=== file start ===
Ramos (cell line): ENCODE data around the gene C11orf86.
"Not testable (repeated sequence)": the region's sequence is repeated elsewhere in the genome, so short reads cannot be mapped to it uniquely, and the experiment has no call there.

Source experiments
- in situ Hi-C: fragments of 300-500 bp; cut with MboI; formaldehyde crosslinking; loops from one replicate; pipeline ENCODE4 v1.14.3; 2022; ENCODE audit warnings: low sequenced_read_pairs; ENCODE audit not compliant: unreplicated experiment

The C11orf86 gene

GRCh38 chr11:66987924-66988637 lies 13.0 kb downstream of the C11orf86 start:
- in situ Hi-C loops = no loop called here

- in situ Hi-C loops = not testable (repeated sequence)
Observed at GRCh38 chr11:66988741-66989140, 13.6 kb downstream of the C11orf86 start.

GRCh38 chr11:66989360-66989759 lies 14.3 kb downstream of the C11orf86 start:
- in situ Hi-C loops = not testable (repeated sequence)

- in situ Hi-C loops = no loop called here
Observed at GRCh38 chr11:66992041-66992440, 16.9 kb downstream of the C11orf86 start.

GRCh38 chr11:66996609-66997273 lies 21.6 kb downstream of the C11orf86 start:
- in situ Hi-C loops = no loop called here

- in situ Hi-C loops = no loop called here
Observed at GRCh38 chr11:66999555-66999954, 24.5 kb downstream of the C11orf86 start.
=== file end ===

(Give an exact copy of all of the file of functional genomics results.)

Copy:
Ramos (cell line): ENCODE data around the gene C11orf86.
"Not testable (repeated sequence)": the region's sequence is repeated elsewhere in the genome, so short reads cannot be mapped to it uniquely, and the experiment has no call there.

Source experiments
- in situ Hi-C: fragments of 300-500 bp; cut with MboI; formaldehyde crosslinking; loops from one replicate; pipeline ENCODE4 v1.14.3; 2022; ENCODE audit warnings: low sequenced_read_pairs; ENCODE audit not compliant: unreplicated experiment

The C11orf86 gene

GRCh38 chr11:66987924-66988637 lies 13.0 kb downstream of the C11orf86 start:
- in situ Hi-C loops = no loop called here

- in situ Hi-C loops = not testable (repeated sequence)
Observed at GRCh38 chr11:66988741-66989140, 13.6 kb downstream of the C11orf86 start.

GRCh38 chr11:66989360-66989759 lies 14.3 kb downstream of the C11orf86 start:
- in situ Hi-C loops = not testable (repeated sequence)

- in situ Hi-C loops = no loop called here
Observed at GRCh38 chr11:66992041-66992440, 16.9 kb downstream of the C11orf86 start.

GRCh38 chr11:66996609-66997273 lies 21.6 kb downstream of the C11orf86 start:
- in situ Hi-C loops = no loop called here

- in situ Hi-C loops = no loop called here
Observed at GRCh38 chr11:66999555-66999954, 24.5 kb downstream of the C11orf86 start.